What is life in North Korea really like?
This fascinating book by celebrated journalists Daniel Tudor and James Pearson explores that very question. The authors interview experts and tap a broad variety of sources to provide a startling insider's view of the secretive North Korean society, including:
- Members of Pyongyang's ruling families
- Defectors from different periods and regions
- Foreign diplomats and NGOs with years of experience in the country
- Cross-border traders from neighboring China
- Textual accounts appearing in English, Korean and Chinese sources
This book reveals that ordinary North Koreans, poor and rich alike, enjoy listening to K-pop music and are addicted to South Korean TV dramas--in direct contravention of government dictates. Pirated foreign movies and shows--American, South Korean and Chinese--are often smuggled into the country and sold. Such snippets of information help the reader understand that North Korea is undergoing dynamic changes, affecting the 24 million people who call it home.
This new edition is updated with an afterword by the authors that touches on Kim Jong-un's recent meetings with Donald Trump and Moon Jae-in. While the new foreword by Andray Abrahamian--a member of the U.S. National Committee on North Korea--offers a detailed analysis of North Korea's political discourse, changes in economic policy, and the rise and fall of optimism within the country since 2018.About the Author:Daniel Tudor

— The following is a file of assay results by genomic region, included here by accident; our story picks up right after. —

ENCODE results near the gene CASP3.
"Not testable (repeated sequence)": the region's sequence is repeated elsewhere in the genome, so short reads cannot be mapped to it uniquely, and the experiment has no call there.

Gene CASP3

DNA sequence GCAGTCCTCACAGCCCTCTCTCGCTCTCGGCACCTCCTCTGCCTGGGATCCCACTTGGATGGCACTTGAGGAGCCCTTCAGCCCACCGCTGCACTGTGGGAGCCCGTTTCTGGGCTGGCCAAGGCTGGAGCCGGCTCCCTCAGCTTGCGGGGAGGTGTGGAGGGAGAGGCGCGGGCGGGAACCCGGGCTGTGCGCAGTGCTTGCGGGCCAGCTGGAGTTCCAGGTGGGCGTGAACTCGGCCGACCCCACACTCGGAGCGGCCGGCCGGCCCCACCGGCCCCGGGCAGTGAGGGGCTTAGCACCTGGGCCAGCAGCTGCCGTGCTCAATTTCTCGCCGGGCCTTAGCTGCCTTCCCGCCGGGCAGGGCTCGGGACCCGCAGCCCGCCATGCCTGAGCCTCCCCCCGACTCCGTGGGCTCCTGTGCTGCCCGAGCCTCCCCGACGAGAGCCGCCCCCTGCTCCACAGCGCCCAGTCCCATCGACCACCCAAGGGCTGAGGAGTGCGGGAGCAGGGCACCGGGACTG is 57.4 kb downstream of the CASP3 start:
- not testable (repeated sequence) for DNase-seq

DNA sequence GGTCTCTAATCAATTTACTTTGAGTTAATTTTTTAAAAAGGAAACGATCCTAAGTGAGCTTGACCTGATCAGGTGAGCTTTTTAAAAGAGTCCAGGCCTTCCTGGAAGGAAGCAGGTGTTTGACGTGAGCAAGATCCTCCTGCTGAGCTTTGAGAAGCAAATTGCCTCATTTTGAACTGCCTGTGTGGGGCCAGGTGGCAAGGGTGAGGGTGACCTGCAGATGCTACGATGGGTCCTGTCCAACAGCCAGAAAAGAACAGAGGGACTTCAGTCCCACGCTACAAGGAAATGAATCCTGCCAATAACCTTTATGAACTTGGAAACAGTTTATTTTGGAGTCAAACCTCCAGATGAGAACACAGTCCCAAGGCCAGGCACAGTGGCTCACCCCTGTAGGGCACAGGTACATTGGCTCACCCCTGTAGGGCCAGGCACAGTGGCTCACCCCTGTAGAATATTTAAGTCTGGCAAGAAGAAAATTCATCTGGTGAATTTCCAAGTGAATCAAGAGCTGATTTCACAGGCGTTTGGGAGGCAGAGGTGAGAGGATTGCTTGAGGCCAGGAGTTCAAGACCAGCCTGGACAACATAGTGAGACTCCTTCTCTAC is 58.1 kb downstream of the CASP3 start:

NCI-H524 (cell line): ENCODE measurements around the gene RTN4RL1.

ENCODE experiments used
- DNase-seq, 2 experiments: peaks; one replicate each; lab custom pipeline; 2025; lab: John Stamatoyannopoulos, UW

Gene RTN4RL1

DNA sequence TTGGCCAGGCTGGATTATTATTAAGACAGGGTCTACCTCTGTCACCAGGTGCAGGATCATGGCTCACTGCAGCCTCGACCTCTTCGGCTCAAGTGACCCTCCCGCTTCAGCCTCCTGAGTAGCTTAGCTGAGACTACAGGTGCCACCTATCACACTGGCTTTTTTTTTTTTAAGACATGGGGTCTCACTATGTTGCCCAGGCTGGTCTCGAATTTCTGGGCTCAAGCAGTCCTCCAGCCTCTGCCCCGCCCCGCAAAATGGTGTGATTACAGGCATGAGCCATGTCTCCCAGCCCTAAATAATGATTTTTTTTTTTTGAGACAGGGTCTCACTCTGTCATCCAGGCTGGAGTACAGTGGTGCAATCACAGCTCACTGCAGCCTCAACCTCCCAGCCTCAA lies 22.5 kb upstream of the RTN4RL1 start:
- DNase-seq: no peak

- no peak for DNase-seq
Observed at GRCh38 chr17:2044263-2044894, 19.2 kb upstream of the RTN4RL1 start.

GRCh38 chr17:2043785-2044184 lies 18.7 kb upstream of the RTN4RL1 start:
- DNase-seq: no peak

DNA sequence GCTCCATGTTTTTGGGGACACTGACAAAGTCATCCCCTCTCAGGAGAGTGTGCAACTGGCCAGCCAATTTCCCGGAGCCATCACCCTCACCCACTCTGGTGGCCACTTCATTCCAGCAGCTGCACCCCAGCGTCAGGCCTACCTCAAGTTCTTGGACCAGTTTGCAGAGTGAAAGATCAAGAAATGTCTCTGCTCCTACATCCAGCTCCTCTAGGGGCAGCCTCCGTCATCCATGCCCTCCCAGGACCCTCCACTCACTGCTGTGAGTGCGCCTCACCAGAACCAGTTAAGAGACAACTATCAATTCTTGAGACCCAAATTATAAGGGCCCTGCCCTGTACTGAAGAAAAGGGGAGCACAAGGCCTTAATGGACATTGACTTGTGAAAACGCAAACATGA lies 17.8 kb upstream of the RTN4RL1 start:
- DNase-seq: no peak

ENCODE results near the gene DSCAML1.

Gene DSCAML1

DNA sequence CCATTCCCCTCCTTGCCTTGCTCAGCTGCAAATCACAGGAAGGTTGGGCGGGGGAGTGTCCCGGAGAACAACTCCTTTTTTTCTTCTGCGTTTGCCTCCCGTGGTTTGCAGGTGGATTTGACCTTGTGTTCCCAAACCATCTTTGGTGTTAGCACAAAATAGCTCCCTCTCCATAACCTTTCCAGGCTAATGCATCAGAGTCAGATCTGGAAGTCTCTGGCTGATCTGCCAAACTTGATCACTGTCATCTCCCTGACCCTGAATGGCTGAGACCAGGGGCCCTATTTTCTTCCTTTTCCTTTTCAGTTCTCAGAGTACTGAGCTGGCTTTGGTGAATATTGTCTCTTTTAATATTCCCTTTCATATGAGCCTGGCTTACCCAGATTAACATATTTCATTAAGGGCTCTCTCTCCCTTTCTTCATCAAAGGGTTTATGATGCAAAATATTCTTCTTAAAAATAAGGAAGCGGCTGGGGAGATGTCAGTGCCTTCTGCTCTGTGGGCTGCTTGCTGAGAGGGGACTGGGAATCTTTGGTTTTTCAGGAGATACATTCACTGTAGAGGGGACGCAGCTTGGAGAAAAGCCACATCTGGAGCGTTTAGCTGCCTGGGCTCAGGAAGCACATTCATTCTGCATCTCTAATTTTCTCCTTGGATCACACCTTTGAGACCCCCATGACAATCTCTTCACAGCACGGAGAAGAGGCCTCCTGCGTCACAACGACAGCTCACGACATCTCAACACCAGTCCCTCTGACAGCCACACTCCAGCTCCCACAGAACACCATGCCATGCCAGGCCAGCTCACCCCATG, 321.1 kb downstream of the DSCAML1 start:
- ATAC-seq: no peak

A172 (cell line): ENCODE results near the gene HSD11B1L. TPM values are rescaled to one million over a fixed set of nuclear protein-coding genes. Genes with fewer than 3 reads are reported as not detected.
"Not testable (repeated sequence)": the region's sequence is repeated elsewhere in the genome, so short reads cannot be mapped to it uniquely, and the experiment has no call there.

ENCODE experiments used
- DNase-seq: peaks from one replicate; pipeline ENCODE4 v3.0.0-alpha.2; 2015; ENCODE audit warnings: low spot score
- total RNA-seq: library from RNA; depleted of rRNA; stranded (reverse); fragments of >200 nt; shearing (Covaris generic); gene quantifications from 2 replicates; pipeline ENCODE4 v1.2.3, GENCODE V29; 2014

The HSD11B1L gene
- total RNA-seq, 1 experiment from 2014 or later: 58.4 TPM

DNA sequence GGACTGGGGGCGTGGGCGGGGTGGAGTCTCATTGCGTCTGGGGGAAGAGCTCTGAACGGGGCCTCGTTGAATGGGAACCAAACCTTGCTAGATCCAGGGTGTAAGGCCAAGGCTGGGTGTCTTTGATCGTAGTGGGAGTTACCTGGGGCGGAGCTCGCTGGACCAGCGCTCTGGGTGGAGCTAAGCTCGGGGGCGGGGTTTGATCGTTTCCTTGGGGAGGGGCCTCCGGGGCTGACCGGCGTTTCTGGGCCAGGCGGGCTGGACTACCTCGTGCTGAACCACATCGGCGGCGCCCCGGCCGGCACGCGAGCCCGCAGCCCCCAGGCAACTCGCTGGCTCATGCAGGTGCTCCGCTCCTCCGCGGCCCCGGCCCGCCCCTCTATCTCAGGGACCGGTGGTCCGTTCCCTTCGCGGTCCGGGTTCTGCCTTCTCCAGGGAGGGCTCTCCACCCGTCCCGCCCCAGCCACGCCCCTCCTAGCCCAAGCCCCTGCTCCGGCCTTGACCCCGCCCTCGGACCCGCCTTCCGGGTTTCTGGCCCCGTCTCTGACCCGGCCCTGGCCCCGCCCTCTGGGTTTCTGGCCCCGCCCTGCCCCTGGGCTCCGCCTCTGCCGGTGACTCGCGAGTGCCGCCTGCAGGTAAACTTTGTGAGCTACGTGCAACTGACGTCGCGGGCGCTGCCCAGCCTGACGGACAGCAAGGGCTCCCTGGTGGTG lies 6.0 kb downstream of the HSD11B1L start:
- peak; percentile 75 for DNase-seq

is from Manchester, England, and graduated with a BA in Philosophy, Politics, and Economics from Oxford University. He has lived in Seoul, South Korea, for many years, and served as The Economist's
Korea Correspondent from 2010 to 2013. His first book, Korea: The Impossible Country
received high praise and has also been translated into Korean, Chinese, Polish, and Thai. He is a regular columnist for a Korean newspaper, the Joongang Ilbo
, and has commented on Korea-related topics many times for the BBC, Al Jazeera, and others. He is also co-founder of The Booth, a chain of craft beer pubs.James Pearson
is a foreign correspondent for Reuters in Seoul, where he covers politics and general news in North and South Korea. He holds a BA (hons) in Chinese and Korean from the University of London's School of Oriental and African Studies (SOAS) and a Master's of Philosophy (M.Phil) in Oriental Studies from the University of Cambridge.Andray Abrahamian
is the 2018-19 Korea Fellow at the Asia-Pacific Research Center, Stanford University. He is a member of the U.S. National Committee on North Korea as well as an Adjunct Fellow at the Griffith Asia Institute. He has held lecturing positions at Yangon University and Ulsan University. His first book, North Korea and Myanmar: Divergent Paths
was published in 2018.